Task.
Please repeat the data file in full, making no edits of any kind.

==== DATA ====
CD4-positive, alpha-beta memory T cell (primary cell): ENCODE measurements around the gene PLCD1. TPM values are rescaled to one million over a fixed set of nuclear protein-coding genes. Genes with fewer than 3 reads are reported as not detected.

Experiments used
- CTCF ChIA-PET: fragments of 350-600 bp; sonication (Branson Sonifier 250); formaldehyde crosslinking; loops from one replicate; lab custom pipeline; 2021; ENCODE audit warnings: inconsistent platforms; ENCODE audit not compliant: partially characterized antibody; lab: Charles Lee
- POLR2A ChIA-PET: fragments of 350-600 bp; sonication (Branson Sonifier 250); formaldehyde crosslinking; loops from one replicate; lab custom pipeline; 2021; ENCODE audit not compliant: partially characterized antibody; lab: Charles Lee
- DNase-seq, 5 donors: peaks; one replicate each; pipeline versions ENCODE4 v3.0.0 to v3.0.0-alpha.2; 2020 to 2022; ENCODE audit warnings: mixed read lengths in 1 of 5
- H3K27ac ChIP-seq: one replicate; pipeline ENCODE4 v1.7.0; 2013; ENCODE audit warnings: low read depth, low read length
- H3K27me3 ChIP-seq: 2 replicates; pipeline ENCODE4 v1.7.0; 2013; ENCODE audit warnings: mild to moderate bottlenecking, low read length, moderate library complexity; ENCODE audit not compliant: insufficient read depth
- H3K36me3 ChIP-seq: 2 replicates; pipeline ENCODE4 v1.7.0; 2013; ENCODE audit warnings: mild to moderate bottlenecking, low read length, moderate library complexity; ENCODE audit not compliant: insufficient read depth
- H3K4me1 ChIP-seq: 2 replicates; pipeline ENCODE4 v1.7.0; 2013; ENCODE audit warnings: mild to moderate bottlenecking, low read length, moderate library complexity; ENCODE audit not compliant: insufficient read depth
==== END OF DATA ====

CD4-positive, alpha-beta memory T cell (primary cell): ENCODE measurements around the gene PLCD1. TPM values are rescaled to one million over a fixed set of nuclear protein-coding genes. Genes with fewer than 3 reads are reported as not detected.

Experiments used
- CTCF ChIA-PET: fragments of 350-600 bp; sonication (Branson Sonifier 250); formaldehyde crosslinking; loops from one replicate; lab custom pipeline; 2021; ENCODE audit warnings: inconsistent platforms; ENCODE audit not compliant: partially characterized antibody; lab: Charles Lee
- POLR2A ChIA-PET: fragments of 350-600 bp; sonication (Branson Sonifier 250); formaldehyde crosslinking; loops from one replicate; lab custom pipeline; 2021; ENCODE audit not compliant: partially characterized antibody; lab: Charles Lee
- DNase-seq, 5 donors: peaks; one replicate each; pipeline versions ENCODE4 v3.0.0 to v3.0.0-alpha.2; 2020 to 2022; ENCODE audit warnings: mixed read lengths in 1 of 5
- H3K27ac ChIP-seq: one replicate; pipeline ENCODE4 v1.7.0; 2013; ENCODE audit warnings: low read depth, low read length
- H3K27me3 ChIP-seq: 2 replicates; pipeline ENCODE4 v1.7.0; 2013; ENCODE audit warnings: mild to moderate bottlenecking, low read length, moderate library complexity; ENCODE audit not compliant: insufficient read depth
- H3K36me3 ChIP-seq: 2 replicates; pipeline ENCODE4 v1.7.0; 2013; ENCODE audit warnings: mild to moderate bottlenecking, low read length, moderate library complexity; ENCODE audit not compliant: insufficient read depth
- H3K4me1 ChIP-seq: 2 replicates; pipeline ENCODE4 v1.7.0; 2013; ENCODE audit warnings: mild to moderate bottlenecking, low read length, moderate library complexity; ENCODE audit not compliant: insufficient read depth